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4.  A single-establishment employer is required to submit only one EEO-1 data report—a type 1EEO-1 Report. A multi-establishment employer is required to submit several reports: The type 2 `Consolidated Report' must include all employees of the employer categorized by race, gender and job category and the type 3 `Headquarters Report' must include employees working at the main office site of the employer and those employees that work from home that report to the corporate office. In addition, a separate EEO-1 report for the headquarters establishment is required even if there are fewer than 50 employees working at the headquarters establishment. Type 4 `Establishment Reports' must be submitted for each physical establishment with 50 or more employees. Employment data must be categorized by race or ethnicity, gender, and job category. Establishment sites with fewer than 50 employees must submit either a type 8 or a type 6 report. An employer submitting type 8 `Establishment Reports' should submit a separate report for each establishment employing fewer than 50 employees. Like the type 4 `Establishment Report', type 8 report employment data must also be categorized by race or ethnicity, gender, and job category. For type 6 `Establishment List' the establishment name, complete address, and total number of employees must be provided for each physical location where fewer than 50 employees are working. Employers choosing a type 6 data report for each establishment employing fewer than 50 employees must manually enter data categorized by race or ethnicity, gender, and job category to the type 2 `Consolidated Report' to include all company employees. Filers choosing to create a type 8 report for each establishment employing fewer than 50 employees must enter employment data categorized by race or ethnicity, gender, and job category for each type 8 report. The employment data entered for each such establishment on a type 8 report will automatically populate the type 2 Consolidated Report.

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5.  Agency Information Collection Activities; Notice of Submission for OMB Review, Final Comment Request: Revision of the Employer Information Report (EEO-1), 81 FR 45479, 45493 (July 14, 2016) (“the EEOC [initially] concluded that most employers would be filing the EEO-1 with a digital file upload by the time they file their EEO-1 reports for 2017 and 2018. Therefore, in the 60-Day Notice, the EEOC reasoned that `each additional report filed [would have] just a marginal additional cost.' Accordingly, the burden calculation in the [2016] 60-Day Notice was based on the number of firms filing one or more EEO-1 reports, not on the number of reports submitted or the number of separate establishments submitting reports.”)

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6.  Id. (“Second, the EEOC no longer assumes that all the EEO-1 reports for 2017 and 2018 will be submitted by one data upload filed by the firm on behalf of all the establishments. While still reflecting that the bulk of the tasks performed in completing the EEO-1 report will be completed at the firm level due to the centrality of automation, the EEOC's 30-Day Notice recognizes that there are certain tasks that will be performed at the establishment level for employers who enter their EEO-1 data directly onto the Joint Reporting Committee's secure portal. Therefore, the 30-Day Notice burden calculations are based on the number of hours needed to complete the tasks at the firm level and also at the establishment level for the proportion of EEO-1 filers who do not now use centralized, secure data uploads.”)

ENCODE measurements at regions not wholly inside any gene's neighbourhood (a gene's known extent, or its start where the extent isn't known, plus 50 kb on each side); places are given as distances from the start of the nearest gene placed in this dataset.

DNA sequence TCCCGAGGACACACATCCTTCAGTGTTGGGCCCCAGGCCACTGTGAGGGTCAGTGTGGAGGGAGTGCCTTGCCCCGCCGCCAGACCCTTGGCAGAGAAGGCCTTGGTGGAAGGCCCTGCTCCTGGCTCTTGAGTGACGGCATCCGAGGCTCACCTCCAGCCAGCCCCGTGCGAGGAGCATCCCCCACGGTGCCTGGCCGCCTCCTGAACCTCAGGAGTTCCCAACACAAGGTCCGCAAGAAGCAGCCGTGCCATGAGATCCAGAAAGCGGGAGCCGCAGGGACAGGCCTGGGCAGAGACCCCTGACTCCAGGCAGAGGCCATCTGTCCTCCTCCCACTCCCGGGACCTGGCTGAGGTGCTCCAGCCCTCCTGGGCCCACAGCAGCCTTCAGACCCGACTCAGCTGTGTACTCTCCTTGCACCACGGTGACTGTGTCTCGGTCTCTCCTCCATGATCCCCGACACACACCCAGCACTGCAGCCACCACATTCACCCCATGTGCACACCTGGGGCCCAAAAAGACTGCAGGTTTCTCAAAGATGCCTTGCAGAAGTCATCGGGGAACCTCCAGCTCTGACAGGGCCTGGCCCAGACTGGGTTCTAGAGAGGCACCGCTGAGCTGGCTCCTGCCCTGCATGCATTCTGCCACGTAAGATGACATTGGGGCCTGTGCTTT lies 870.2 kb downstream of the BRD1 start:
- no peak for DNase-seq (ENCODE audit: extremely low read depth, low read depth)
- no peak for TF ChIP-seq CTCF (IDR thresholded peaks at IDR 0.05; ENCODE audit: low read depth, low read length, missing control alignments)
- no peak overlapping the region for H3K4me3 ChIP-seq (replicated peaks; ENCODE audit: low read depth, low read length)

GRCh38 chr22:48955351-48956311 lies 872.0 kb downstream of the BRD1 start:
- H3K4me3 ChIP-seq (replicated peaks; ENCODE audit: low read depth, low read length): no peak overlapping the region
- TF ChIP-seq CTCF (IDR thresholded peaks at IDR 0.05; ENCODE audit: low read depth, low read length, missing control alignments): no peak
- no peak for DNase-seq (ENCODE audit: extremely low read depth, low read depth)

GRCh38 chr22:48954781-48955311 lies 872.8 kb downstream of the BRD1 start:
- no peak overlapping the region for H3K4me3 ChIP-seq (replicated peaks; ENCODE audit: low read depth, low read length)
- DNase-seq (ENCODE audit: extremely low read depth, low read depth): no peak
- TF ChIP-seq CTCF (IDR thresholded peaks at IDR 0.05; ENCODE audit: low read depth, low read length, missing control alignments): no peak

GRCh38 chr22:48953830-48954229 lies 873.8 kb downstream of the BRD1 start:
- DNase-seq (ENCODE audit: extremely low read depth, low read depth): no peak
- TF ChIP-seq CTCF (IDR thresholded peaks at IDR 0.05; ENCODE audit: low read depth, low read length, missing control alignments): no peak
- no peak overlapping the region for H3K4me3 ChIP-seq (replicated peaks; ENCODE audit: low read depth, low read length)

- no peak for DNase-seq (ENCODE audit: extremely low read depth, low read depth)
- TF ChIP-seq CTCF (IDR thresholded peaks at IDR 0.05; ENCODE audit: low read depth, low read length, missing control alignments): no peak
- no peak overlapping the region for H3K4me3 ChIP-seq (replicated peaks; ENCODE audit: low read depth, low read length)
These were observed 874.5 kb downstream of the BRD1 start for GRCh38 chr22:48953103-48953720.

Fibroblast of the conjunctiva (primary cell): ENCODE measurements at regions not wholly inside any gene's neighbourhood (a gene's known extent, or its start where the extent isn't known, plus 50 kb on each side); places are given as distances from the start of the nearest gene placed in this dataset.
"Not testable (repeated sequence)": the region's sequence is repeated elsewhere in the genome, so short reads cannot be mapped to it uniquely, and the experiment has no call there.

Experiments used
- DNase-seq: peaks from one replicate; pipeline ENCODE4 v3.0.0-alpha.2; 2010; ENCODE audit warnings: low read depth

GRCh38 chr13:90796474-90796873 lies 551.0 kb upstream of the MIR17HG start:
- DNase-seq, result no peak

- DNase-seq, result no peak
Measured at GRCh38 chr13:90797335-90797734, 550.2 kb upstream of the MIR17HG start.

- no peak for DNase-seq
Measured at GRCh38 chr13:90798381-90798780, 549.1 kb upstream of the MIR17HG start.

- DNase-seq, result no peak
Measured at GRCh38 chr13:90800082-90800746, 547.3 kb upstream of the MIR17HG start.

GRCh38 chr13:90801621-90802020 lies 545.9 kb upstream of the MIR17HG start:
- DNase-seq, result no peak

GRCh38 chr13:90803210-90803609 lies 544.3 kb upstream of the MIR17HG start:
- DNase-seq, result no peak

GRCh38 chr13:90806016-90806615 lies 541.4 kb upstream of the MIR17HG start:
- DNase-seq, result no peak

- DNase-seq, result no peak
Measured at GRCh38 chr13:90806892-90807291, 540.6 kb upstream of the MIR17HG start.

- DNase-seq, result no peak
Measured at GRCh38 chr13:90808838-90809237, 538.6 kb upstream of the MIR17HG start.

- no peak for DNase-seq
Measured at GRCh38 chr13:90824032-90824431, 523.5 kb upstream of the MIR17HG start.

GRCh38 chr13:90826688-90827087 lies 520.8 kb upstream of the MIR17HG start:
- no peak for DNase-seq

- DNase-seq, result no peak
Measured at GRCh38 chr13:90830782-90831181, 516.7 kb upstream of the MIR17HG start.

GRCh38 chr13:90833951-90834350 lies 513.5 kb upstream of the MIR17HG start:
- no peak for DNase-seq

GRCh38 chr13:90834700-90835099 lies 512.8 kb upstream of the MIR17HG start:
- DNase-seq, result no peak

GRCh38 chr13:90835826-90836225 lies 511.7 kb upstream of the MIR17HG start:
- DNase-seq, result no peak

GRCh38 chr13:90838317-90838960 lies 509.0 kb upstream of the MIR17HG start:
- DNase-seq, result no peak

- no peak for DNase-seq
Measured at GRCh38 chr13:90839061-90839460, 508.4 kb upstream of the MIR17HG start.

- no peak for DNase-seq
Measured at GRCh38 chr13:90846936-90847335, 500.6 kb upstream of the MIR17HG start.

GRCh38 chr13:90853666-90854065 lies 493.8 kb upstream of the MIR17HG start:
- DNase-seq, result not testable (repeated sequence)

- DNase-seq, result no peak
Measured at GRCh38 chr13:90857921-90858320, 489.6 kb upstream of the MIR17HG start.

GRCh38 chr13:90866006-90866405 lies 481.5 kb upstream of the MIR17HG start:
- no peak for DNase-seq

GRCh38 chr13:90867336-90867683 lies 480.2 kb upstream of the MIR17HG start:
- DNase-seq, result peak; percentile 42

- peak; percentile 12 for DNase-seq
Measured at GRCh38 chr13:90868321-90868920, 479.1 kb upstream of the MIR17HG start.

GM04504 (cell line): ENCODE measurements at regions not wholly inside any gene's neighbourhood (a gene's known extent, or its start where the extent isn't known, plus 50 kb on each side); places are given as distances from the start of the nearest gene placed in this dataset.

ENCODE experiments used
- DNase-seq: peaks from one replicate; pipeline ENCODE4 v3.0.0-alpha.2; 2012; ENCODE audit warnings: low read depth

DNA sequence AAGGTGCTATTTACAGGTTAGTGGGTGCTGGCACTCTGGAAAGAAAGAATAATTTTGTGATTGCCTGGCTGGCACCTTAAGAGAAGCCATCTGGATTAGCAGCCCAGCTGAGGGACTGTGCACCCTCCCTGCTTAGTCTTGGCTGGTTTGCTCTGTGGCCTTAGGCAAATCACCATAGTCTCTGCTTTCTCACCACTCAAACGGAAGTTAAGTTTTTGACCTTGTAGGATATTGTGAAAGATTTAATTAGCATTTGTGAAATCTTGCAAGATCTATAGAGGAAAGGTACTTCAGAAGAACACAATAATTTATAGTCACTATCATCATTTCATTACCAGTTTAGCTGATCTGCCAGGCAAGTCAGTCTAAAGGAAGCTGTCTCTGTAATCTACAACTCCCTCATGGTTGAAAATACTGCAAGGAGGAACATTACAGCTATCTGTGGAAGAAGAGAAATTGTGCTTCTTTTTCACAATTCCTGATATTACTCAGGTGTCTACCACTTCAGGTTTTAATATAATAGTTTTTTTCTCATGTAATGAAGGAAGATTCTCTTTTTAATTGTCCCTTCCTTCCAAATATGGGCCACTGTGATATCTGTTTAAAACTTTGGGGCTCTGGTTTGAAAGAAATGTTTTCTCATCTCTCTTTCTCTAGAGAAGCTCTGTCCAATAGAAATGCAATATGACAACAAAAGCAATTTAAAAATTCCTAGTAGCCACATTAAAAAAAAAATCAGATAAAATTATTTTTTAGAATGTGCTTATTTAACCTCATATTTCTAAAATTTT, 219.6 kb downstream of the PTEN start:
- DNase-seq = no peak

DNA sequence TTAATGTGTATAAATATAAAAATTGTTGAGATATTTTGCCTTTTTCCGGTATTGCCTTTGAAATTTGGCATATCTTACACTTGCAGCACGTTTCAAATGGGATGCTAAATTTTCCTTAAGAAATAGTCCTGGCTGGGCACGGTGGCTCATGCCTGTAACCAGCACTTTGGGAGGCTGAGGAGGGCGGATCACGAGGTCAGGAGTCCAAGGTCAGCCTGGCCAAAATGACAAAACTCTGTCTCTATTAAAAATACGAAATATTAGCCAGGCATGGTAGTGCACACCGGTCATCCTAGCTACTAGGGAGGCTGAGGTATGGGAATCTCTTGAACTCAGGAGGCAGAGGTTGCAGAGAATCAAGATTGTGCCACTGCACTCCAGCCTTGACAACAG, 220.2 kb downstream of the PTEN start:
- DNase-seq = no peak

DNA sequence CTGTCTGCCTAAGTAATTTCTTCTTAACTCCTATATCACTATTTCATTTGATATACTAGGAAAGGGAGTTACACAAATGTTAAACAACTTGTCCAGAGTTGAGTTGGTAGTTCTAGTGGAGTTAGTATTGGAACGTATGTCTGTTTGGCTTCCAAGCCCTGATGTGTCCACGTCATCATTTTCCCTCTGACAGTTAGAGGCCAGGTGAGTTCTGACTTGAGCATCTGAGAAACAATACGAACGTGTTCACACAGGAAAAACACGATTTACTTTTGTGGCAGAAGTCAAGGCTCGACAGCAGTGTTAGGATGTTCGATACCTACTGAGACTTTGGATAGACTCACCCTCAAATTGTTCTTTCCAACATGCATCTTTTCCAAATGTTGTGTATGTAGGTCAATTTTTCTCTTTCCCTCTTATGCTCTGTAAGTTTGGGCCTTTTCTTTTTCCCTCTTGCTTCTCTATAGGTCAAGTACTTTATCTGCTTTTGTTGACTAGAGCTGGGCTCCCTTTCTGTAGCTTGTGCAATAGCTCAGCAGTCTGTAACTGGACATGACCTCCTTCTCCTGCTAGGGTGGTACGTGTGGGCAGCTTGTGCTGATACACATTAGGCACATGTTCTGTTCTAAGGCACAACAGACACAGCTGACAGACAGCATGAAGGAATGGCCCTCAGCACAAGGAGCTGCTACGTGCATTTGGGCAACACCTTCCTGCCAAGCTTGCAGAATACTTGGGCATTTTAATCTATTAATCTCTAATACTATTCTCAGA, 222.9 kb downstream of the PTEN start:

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8.  See footnote 2, supra; see also, e.g., Mortality in Correctional Institutions, 84 FR 1507, 1508-09 (2019).

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9.  Using Component 1 2017 data as the basis for an example of the new methodology, 75,043EEO-1 filers submitted a total of 1,597,036 Component 1 reports to the EEOC. Forty percent, or 30,203 filers, submitted a report for only a single establishment. Single establishment filers are referred to as “Type 1” filers by the EEOC. Each Type 1 filer submitted a single report, yielding a total of 30,203 reports in 2017. These Type 1 filers have the lowest burden, with an average estimated burden of 45 minutes annually to complete their submission of Component 1.

Multiple establishment filers are referred to as “Type 2” filers by the EEOC. In 2017, Type 2 filers accounted for 60%, or 44,840 filers of Component 1, and in 2017 submitted a total of 1,566,833 reports, or 98% of all Component 1 EEO-1 reports submitted. Type 2 filers have a higher reporting burden because they are required to submit a combination of reports: One type 2 (“consolidation”) report, one type 3 (“headquarters”) report, and a type 4 establishment report, a type 8 establishment report, or a type 6 establishment list for each establishment. The estimated burden for Type 2 filers varies between 3.5 and 9.5 hours, depending on the report type combination. This new method for calculating the filers' burden yielded a total estimated burden of 7,643,874 hours for 75,043 filers to submit 1,597,036 reports for data year 2017. Per U.S. Department of Labor's Bureau of Labor Statistics wage rates, the associated total annual burden hour cost is $297,381,066 for required filers. The EEOC estimates that the total cost of the administration of the EEO-1 Component data collection to the federal government is $2 million annually.